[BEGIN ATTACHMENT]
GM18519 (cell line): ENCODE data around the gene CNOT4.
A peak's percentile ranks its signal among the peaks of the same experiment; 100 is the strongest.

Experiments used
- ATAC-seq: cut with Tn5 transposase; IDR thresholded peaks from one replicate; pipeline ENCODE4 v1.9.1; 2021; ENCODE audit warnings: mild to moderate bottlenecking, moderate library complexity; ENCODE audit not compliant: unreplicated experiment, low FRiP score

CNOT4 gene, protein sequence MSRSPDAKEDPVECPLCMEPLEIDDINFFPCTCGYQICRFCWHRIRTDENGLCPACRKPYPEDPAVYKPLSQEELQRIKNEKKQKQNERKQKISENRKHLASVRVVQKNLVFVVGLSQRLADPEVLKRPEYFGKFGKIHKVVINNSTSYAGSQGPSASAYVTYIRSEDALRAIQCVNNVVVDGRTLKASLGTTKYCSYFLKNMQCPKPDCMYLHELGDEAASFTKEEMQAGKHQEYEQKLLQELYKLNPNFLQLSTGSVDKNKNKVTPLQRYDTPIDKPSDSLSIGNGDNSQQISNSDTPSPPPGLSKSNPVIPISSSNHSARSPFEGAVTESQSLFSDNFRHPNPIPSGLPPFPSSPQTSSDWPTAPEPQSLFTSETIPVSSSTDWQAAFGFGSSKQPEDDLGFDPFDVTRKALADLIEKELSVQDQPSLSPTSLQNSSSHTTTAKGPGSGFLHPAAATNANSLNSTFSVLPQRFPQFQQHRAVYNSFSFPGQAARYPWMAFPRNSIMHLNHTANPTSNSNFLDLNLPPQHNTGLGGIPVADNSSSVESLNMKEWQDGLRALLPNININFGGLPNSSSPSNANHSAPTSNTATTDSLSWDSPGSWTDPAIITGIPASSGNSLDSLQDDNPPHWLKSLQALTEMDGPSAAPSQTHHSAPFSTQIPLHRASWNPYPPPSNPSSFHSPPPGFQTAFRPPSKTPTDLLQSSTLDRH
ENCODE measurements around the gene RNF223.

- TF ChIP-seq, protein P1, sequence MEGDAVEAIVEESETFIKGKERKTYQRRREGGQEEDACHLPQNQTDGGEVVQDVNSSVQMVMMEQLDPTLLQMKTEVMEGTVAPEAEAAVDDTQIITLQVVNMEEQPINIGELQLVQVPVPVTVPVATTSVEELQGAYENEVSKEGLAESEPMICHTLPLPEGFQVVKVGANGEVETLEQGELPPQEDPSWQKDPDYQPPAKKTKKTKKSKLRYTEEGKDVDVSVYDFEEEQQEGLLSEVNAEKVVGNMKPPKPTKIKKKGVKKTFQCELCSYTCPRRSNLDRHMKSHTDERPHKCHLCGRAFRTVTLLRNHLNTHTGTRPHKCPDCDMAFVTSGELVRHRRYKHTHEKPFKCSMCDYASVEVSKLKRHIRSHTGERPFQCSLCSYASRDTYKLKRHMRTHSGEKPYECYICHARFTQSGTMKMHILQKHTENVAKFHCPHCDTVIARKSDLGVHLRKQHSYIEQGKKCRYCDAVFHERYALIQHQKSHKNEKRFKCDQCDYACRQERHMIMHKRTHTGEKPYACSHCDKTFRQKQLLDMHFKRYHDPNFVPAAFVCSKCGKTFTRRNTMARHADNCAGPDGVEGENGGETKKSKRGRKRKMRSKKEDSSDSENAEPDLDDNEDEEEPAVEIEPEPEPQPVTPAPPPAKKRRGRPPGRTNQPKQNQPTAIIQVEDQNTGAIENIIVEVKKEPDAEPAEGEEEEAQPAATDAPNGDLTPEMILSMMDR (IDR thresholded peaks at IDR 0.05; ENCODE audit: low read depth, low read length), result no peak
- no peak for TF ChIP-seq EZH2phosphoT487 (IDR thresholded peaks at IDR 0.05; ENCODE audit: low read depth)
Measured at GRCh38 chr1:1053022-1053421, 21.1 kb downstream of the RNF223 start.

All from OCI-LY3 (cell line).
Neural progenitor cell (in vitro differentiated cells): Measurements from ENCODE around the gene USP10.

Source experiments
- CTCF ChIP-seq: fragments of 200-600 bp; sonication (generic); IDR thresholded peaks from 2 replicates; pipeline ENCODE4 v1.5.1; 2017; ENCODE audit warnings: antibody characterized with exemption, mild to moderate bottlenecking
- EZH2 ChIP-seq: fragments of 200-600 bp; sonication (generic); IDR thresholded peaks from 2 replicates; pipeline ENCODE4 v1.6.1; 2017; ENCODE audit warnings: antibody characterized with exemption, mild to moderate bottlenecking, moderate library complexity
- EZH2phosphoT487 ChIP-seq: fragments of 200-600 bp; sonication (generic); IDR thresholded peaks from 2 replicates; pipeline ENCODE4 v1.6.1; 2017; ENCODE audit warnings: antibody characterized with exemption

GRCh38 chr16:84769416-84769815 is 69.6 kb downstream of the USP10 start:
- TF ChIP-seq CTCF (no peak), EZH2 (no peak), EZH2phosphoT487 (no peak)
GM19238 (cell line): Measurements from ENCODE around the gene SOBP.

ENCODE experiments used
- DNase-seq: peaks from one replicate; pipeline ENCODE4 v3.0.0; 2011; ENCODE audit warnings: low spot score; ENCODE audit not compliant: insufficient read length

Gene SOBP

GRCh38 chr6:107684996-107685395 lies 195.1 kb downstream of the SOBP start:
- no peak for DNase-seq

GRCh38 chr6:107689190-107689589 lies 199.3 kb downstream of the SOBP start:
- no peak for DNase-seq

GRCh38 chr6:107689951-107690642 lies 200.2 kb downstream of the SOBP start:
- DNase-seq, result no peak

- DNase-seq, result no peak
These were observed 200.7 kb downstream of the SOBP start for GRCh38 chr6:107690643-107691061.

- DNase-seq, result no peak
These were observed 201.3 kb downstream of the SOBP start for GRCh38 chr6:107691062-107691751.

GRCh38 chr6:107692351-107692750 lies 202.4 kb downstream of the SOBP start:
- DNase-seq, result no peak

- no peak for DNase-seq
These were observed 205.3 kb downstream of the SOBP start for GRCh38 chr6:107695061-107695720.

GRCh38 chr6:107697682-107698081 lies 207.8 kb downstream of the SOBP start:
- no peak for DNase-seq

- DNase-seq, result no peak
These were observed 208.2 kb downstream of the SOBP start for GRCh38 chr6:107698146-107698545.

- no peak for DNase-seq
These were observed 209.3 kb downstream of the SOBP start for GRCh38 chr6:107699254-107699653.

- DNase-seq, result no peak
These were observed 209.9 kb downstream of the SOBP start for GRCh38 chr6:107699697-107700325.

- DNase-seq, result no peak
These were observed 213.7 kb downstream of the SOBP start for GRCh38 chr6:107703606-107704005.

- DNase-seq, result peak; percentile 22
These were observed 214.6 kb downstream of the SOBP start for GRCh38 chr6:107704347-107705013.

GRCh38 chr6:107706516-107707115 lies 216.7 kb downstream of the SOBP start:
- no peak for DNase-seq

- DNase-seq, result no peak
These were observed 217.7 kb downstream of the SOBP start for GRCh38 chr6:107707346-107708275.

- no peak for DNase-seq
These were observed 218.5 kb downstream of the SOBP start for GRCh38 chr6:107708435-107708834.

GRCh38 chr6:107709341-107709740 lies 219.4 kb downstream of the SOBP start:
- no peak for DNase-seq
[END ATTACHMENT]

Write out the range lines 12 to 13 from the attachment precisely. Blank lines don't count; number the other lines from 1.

Source experiments
- CTCF ChIP-seq: fragments of 200-600 bp; sonication (generic); IDR thresholded peaks from 2 replicates; pipeline ENCODE4 v1.5.1; 2017; ENCODE audit warnings: antibody characterized with exemption, mild to moderate bottlenecking